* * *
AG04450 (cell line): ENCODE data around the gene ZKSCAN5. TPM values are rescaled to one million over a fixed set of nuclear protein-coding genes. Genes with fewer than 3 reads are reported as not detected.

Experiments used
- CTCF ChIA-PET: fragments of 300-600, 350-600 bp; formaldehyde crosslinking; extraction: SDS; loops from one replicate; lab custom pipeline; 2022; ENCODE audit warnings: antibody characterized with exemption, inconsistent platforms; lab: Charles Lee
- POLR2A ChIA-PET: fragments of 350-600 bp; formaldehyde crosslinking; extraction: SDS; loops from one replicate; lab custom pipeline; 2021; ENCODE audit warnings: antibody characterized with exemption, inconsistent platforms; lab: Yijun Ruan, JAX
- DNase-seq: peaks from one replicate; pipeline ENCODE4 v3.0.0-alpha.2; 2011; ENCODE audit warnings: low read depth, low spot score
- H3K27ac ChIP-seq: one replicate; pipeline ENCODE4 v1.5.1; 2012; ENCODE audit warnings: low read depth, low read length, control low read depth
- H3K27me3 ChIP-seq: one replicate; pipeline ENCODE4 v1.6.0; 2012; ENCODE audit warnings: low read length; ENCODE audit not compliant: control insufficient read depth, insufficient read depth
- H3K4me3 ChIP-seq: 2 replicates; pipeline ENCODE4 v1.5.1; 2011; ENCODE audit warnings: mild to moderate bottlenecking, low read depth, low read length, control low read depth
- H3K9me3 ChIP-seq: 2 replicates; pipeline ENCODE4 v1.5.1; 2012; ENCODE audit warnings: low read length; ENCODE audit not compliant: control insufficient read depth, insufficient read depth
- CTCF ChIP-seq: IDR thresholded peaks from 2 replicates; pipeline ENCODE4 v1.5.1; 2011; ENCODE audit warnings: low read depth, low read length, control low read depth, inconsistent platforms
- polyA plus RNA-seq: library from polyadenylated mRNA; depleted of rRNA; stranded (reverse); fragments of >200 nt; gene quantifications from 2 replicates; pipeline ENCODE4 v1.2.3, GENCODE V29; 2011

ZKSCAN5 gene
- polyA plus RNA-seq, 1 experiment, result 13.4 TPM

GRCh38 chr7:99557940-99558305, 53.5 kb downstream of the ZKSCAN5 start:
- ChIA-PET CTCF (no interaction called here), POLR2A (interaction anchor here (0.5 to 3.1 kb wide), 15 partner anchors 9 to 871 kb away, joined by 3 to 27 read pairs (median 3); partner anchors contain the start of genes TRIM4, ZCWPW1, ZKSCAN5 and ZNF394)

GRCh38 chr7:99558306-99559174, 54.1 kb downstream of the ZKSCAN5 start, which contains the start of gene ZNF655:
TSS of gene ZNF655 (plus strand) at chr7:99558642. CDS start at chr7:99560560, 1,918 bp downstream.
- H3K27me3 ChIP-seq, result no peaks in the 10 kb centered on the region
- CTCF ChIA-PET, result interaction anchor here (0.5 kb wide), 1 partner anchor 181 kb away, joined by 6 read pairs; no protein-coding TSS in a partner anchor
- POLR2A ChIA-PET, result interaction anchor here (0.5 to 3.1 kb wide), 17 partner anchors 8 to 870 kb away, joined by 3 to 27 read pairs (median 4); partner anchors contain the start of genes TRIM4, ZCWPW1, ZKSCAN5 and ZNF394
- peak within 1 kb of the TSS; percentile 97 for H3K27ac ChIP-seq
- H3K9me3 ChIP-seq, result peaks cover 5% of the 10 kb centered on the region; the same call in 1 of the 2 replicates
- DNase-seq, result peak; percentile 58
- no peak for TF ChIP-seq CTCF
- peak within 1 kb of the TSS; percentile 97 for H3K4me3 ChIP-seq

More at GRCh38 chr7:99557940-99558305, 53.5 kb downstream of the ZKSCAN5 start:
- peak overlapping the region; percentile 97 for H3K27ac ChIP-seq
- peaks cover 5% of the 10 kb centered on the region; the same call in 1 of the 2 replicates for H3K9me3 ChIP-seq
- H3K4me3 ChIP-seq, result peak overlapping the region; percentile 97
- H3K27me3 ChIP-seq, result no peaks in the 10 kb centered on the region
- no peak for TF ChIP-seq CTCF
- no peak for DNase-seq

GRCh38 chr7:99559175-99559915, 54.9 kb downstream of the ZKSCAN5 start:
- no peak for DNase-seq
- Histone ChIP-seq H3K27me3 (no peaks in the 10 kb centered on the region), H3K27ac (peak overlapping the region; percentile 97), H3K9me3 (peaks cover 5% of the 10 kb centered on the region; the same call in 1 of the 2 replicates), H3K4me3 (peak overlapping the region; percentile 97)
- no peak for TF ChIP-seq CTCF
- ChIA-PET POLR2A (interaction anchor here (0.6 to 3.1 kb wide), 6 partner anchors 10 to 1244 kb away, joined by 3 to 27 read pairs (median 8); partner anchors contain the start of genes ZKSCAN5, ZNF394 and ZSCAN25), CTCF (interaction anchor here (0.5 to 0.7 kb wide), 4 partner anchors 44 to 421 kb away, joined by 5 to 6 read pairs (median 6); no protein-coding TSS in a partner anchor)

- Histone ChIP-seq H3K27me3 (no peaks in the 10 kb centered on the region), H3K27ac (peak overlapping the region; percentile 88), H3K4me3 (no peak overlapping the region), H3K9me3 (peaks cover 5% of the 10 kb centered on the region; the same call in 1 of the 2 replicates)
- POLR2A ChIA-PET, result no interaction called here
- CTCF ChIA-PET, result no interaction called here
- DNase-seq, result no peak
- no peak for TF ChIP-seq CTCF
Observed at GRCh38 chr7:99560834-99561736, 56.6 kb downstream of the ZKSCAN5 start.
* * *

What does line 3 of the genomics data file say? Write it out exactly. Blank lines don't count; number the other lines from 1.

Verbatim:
- CTCF ChIA-PET: fragments of 300-600, 350-600 bp; formaldehyde crosslinking; extraction: SDS; loops from one replicate; lab custom pipeline; 2022; ENCODE audit warnings: antibody characterized with exemption, inconsistent platforms; lab: Charles Lee